Heavy electronic media use in late childhood linked to lower academic performance

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An Australian study of 8- to 11-year olds reveals an association between heavy television use and poorer reading performance, as well as between heavy computer use and poorer numeracy.

Lisa Mundy of the Murdoch Children’s Research Institute in Melbourne, Australia, and colleagues have presented these findings.

Previous studies of children and adolescents have found links between use of electronic media – such as television, computers, and videogames – and obesity, poor sleep, and other physical health risks. Electronic media use is also associated with better access to information, tech skills, and social connection. However, comparatively less is known about links with academic performance.

To help clarify these links, Mundy and colleagues studied 1,239 8- to 9-year olds in Melbourne, Australia. They used a national achievement test data to measure the children’s academic performance at baseline and again after two years. They also asked the children’s parents to report on their kids’ use of electronic media.

The researchers found that watching two or more hours of television per day at the age of 8 or 9 was associated with lower reading performance compared to peers two years later; the difference was equivalent to losing four months of learning. Using a computer for more than one hour per day was linked to a similar degree of lost numeracy. The analysis showed no links between use of videogames and academic performance.

By accounting for baseline academic performance and potentially influencing factors such as mental health difficulties and body mass index (BMI) and controlling for prior media use, the researchers were able to pinpoint cumulative television and computer use, as well as short-term use, as associated with poorer academic performance.

These findings could help parents, teachers, and clinicians refine plans and recommendations for electronic media use in late childhood. Future research could build on these results by examining continued associations in later secondary school.

The authors add: “The debate about the effects of modern media on children’s learning has never been more important given the effects of today’s pandemic on children’s use of time. This is the first large, longitudinal study of electronic media use and learning in primary school children, and results showed heavier users of television and computers had significant declines in reading and numeracy two years later compared with light users.”

Introduction: The effects of electronic media use on health has received much attention but less is known about links with academic performance. This study prospectively examines the effect of media use on academic performance in late childhood.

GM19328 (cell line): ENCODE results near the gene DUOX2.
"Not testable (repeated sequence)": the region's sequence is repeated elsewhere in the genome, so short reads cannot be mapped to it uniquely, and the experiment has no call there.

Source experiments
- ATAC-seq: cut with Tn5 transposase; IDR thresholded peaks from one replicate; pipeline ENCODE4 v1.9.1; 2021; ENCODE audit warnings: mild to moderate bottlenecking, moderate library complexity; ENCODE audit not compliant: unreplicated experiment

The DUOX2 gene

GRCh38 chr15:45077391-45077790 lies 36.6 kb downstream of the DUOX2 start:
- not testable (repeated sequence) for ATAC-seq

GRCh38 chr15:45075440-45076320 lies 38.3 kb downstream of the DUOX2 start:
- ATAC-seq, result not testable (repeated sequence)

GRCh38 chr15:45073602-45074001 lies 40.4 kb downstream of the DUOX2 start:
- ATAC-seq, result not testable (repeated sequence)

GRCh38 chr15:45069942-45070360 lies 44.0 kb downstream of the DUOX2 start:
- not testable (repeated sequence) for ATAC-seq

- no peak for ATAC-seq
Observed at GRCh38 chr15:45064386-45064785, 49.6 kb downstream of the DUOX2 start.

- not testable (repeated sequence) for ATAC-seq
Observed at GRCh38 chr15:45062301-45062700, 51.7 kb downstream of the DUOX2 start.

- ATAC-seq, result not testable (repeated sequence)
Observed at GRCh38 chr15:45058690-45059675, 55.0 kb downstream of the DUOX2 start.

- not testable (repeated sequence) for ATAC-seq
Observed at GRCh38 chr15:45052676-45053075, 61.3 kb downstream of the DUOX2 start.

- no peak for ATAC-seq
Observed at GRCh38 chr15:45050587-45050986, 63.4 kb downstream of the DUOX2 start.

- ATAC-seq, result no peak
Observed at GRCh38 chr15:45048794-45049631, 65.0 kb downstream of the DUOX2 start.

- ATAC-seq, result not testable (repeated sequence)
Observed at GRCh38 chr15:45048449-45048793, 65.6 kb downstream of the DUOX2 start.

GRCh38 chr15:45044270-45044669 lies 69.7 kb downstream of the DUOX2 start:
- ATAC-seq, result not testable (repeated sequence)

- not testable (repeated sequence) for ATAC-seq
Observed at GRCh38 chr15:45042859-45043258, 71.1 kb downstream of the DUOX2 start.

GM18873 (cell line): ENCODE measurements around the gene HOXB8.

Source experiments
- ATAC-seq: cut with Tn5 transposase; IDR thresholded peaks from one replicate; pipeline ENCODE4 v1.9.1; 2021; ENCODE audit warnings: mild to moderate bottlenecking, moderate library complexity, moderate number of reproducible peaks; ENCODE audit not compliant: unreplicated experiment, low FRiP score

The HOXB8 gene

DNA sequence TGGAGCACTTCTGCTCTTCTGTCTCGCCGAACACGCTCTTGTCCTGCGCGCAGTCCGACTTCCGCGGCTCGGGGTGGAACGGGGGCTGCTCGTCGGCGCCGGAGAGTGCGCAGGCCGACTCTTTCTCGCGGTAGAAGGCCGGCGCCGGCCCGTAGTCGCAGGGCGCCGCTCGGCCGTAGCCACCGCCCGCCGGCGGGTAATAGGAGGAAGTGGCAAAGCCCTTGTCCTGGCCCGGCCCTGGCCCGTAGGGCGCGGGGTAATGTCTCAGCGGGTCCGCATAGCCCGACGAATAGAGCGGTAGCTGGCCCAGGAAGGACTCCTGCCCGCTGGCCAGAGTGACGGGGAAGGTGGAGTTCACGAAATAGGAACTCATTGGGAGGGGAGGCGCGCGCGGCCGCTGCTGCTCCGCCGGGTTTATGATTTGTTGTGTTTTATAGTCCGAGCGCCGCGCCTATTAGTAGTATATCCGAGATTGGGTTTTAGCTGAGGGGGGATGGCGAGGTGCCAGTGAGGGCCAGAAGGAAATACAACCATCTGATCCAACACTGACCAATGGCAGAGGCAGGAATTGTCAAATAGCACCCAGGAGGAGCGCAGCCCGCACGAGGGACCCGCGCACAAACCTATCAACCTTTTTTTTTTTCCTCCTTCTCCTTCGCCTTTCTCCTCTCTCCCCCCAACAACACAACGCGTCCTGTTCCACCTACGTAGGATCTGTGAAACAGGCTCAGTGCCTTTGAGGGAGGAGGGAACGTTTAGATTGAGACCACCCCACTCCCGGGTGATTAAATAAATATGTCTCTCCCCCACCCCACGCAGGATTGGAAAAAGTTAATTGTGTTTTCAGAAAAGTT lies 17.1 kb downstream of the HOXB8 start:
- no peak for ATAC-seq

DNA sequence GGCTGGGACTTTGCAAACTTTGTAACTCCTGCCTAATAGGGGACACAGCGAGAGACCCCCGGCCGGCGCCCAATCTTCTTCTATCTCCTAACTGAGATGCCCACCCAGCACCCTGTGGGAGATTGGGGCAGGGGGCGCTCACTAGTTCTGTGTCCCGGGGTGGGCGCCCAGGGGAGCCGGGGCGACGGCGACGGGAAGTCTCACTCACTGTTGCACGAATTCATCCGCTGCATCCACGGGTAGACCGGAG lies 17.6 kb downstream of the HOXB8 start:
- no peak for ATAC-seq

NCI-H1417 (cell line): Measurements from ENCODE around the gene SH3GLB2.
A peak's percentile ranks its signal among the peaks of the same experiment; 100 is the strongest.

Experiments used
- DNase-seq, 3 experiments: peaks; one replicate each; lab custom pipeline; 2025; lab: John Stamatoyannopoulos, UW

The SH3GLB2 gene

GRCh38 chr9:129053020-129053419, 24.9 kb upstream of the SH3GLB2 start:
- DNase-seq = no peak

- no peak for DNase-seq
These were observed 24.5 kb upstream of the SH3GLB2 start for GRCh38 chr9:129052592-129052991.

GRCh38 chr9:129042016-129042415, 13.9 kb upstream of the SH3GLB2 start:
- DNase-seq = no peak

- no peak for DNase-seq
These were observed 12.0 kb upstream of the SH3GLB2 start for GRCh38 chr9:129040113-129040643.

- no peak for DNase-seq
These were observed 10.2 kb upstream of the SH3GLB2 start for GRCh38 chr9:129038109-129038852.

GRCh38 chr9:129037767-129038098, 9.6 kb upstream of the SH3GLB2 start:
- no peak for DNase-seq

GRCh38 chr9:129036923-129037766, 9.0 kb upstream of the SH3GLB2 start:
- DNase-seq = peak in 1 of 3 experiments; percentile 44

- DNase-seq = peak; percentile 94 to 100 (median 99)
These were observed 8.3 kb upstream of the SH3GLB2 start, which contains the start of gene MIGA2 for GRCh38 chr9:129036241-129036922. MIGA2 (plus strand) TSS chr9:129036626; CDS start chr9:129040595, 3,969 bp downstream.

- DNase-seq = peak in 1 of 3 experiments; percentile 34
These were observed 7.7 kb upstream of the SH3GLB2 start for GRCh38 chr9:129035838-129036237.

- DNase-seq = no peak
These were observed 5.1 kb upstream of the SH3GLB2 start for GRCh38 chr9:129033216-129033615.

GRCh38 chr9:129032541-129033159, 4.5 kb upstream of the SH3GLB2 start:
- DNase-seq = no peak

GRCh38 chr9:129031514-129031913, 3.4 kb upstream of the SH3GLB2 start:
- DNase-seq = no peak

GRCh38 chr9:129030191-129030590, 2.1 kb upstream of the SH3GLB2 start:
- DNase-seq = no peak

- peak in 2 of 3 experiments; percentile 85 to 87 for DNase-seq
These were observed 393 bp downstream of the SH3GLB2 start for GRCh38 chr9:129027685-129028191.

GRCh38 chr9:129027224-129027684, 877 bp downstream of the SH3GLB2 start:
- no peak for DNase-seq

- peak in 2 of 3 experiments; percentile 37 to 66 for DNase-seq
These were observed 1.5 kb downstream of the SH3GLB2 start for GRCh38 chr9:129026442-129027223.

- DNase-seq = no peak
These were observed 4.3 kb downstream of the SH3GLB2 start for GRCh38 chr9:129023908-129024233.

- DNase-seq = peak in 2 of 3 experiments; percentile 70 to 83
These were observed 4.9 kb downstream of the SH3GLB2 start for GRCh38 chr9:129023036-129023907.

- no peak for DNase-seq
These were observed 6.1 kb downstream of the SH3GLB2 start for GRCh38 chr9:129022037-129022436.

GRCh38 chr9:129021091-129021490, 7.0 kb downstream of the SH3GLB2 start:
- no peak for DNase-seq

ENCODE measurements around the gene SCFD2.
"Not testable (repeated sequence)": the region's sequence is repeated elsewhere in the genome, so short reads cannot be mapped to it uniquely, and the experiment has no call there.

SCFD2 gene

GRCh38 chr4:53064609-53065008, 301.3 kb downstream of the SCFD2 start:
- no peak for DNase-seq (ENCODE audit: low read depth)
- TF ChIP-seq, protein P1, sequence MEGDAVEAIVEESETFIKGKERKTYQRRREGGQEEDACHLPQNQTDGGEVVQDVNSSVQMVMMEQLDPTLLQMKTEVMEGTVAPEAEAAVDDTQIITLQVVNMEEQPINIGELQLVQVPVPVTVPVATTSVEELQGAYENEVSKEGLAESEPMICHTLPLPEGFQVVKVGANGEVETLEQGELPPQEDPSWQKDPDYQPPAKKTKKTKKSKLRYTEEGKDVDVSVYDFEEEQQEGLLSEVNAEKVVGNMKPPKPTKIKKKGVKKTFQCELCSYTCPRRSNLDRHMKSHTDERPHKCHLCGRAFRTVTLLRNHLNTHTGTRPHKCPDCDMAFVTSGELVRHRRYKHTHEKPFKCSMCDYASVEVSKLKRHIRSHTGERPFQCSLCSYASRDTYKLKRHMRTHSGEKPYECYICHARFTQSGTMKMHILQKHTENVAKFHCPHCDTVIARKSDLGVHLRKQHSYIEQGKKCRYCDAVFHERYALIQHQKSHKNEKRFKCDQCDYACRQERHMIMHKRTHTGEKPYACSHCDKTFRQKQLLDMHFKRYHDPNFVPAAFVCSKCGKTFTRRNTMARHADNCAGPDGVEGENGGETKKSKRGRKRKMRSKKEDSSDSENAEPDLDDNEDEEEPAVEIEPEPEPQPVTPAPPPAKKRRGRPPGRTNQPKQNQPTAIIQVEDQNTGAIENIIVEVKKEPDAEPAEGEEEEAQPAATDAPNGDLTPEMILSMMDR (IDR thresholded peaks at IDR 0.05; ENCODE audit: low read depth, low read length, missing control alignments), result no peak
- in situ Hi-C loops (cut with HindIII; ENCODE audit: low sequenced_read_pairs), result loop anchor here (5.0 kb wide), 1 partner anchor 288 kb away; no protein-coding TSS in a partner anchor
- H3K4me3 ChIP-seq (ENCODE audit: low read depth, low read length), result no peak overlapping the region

Materials and methods: 1239 8- to 9-year-olds and their parents were recruited to take part in a prospective, longitudinal study. Academic performance was measured on a national achievement test at baseline and 10–11 years of age. Parents reported on their child’s duration of electronic media use.
Results: After control for baseline reading, watching more than two hours of television per day at 8–9 years of age predicted a 12-point lower performance in reading at 10–11 years, equivalent to the loss of a third of a year in learning. Using a computer for more than one hour a day predicted a similar 12-point lower numeracy performance. Regarding cross-sectional associations (presumed to capture short-term effects) of media use on numeracy, after controlling for prior media exposure, watching more than two hours of television per day at 10–11 years was concurrently associated with a 12-point lower numeracy score and using a computer for more than one hour per day with a 13-point lower numeracy performance. There was little evidence for concurrent effects on reading. There was no evidence of short- or long-term associations between videogame use and academic performance.
Discussion: Cumulative television use is associated with poor reading and cumulative computer use with poorer numeracy. Beyond any links between heavy media use and health risks such as obesity, physical activity and mental health, these findings raise a possibility of additional risks of both television and computer use for learning in mid-childhood. These findings carry implications for parents, teachers and clinicians to consider the type and timing of media exposure in developing media plans for children.

Lisa K Mundy, Louise Canterford, Monsurul Hoq, Timothy Olds, Margarita Moreno-Betancur, Susan Sawyer, Silja Kosola, George C Patton


PLOS material


PLOS One abstract

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